Thomas Smith

Thomas Smith is an award winning writer, newspaper reporter, TV producer, playwright, and essayist. His work has appeared in a variety of places, from Haunts magazine to Zondervan's New Men's Devotional Bible. A three time winner of the American Christian Writers Association Writer of the Year award, he is also a speaker, musician, worship leader, ordained United Methodist minister, and a pretty fair banjo picker.

thomas Smith

God Said So

Secular and Christian publishers face similar issues: tight deadlines; print runs; where to put the advertising dollars to get the best returns; how to spot new trends; how to find a real gem in the middle of the slush pile; and how to attract new readers in a sound-bite world.

Even with all the similarities, Christian publishers have a rather unique problem to deal with.


Okay, God is not the actual problem. In fact, most people in Christian publishing circles are quite fond of God, talk to Him on a regular basis, and know His Son on a first-name basis.

The real headache lies in their dealings with writers who approach publishing as if God is their exclusive agent. And while it is appropriate and important for writers to ask God’s blessing on their work, some folks confuse Supreme Being and Supreme Agent. And that can lead to some interesting letters.

Generally they start something like this:

Dear Editor:

I am writing to offer you the opportunity to publish my novel titled, Buffy the Vampire Slayer Meets Godzilla at the Little House on the Prairie. It runs 500,000 words and is the first part of a trilogy. God told me to send the manuscript to you personally, so I know you will want to publish it as soon as possible . . .

Or it may be a little more straightforward: Dear Editor:

God gave me this story and then told me I was supposed to send it to you. You may send me the check and a contract today, and I will send you the story as soon as I finish it.

In the immortal words of Larry the Cable Guy, “If I’m lying I’m crying, and I ain’t shed a tear.” In fact, I’ll bet you a signed photo of Steve Laube and two used Brandilyn Collins typewriter ribbons that some editors and agents who are reading this column right now can pull a few such letters out of their files.

What these writers seem to forget is that if God told them to send the project to a specific person at a specific publishing house at a specific time, it’s not likely He would forget to tell the editor the project is on the way.

Please understand I am not making fun of writers who put God at the center of their writing. In fact, if we as Christians write anything from a book to a bumper sticker, the first thing we should do is to ask God’s blessing on our efforts. If God is not front and center in our lives and work, then neither one will have anything of lasting value to say, and both will be doomed.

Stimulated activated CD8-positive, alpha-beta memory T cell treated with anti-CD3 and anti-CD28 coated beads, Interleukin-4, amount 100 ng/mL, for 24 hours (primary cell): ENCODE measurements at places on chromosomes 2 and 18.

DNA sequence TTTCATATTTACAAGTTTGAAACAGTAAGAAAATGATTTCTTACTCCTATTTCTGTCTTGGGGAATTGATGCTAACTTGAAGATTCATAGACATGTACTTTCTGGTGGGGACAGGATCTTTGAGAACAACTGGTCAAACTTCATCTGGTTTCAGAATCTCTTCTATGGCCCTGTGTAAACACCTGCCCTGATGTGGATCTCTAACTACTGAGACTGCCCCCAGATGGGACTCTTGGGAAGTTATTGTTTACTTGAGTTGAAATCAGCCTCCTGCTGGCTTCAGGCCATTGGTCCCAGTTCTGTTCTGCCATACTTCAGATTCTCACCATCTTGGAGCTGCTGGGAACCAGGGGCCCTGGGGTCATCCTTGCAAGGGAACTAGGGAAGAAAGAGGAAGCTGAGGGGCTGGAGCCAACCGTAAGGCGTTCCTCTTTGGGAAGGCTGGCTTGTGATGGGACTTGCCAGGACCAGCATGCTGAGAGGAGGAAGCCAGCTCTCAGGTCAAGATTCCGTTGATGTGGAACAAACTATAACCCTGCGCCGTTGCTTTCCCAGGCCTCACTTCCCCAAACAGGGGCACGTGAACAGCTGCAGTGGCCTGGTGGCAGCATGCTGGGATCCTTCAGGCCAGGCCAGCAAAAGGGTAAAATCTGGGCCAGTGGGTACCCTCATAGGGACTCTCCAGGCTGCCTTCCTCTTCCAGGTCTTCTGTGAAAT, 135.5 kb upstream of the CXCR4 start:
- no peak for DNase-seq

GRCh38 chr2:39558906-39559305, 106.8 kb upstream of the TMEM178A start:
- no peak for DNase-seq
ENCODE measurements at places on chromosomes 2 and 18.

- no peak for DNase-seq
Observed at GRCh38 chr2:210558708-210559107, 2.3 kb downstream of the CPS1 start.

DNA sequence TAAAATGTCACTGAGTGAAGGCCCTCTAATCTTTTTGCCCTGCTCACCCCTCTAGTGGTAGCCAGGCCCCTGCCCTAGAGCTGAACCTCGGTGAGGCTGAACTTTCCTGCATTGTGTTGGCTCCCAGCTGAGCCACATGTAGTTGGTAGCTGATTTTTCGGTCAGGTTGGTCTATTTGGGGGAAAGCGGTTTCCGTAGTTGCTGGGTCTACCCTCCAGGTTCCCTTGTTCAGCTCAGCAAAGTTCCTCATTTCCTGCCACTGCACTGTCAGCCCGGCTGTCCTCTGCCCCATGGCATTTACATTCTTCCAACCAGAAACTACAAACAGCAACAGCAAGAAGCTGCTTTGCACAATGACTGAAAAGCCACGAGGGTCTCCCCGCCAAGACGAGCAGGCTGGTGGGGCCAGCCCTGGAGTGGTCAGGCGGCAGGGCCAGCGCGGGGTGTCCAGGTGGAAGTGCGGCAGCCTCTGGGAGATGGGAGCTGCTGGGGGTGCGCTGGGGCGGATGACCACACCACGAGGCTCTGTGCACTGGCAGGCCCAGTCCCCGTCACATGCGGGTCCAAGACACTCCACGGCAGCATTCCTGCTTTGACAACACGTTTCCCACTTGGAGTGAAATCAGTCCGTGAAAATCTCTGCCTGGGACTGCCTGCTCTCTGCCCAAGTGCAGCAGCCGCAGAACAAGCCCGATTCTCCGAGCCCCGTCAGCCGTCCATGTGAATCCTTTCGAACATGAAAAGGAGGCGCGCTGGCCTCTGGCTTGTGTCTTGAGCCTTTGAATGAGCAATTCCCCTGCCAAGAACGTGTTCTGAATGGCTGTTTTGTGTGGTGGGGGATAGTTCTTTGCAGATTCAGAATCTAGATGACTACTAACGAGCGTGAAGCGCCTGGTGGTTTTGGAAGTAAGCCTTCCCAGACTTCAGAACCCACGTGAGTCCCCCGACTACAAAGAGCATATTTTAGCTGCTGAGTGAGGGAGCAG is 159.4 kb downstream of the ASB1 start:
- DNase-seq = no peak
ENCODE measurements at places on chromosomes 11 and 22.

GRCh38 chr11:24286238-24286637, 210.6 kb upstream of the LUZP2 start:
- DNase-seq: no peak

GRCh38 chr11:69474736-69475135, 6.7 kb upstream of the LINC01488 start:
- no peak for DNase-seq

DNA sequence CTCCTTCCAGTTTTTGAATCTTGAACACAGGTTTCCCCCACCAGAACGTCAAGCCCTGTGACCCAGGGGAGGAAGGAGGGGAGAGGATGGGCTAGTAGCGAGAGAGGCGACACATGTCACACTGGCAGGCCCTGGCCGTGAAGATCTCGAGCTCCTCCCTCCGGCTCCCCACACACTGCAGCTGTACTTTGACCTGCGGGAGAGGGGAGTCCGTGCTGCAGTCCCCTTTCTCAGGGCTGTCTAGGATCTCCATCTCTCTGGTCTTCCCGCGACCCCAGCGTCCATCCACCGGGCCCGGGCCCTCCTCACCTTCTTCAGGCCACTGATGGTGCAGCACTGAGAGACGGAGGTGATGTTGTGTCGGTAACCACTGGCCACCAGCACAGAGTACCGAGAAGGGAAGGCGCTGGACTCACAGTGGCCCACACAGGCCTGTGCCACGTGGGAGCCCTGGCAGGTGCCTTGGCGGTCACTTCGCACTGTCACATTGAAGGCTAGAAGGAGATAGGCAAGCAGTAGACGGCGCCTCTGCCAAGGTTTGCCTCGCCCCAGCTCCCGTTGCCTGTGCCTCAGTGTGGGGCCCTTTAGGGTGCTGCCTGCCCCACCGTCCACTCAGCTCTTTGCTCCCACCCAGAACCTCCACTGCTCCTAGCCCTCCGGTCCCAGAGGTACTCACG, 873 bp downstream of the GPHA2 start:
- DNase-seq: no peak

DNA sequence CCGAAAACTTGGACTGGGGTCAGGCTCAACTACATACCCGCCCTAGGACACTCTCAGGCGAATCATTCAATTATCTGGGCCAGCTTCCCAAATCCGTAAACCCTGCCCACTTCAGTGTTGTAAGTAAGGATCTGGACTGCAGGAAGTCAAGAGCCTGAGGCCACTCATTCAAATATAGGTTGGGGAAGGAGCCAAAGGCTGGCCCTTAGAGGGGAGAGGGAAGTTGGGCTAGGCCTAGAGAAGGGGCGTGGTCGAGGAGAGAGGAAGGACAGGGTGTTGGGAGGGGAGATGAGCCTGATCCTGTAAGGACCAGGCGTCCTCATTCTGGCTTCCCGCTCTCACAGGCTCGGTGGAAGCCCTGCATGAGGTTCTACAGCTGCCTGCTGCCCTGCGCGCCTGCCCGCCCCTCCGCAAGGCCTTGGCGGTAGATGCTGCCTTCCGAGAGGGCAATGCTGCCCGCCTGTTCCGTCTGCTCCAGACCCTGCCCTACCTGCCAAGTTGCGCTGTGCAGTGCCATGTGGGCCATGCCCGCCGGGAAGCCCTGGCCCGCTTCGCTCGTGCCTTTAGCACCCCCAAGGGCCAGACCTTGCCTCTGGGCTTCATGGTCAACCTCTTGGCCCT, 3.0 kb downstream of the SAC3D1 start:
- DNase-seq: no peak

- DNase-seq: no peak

Most certainly God guides and directs our actions and our efforts as writers, but the sad truth is we sometimes get so carried away with writing for God that we forget we are still expected to edit the work, do market research, and carry out the business of writing. If we do our part, God will do His. And we won’t have to tell anyone that He was the source of the effort.

It will show.

On a similar note, I have heard a lot of people at writers’ conferences and on online e-mail loops agonizing about their call to write. Are they called to be writers or not?

I know how tough a call to ministry can be. I am an ordained United Methodist minister and I served churches in North Carolina and Georgia for fifteen years before moving into this aspect of ministry. I remember being a high school student and telling God I wasn’t sure if I was called to the ministry or if I was doing the calling myself because so many people just assumed I would enter the ministry.

So I told God I was certainly willing. I just wanted to be sure He was the one doing the calling. Six years later I knew. And I didn’t agonize over it very much after I made the decision to let Him handle it. I just followed Him as best I could and trusted that the same God who created the heavens and the earth could get through to me if He needed to. My job was to be the best follower I could be.

So don’t make the question harder than it has to be. If you feel called to write, then write and dedicate your effort to God. If you’re not sure you’re called to write, but you enjoy it, then write and dedicate your effort to God. Ask for His guidance and write for His glory.

I’ve never heard of a case where someone asked God’s blessing, did something positive for His glory, and realized He didn’t want it.

Maybe instead of worrying about telling folks, “God told me to . . .” we should just do what we do for Him and let it stand on its own.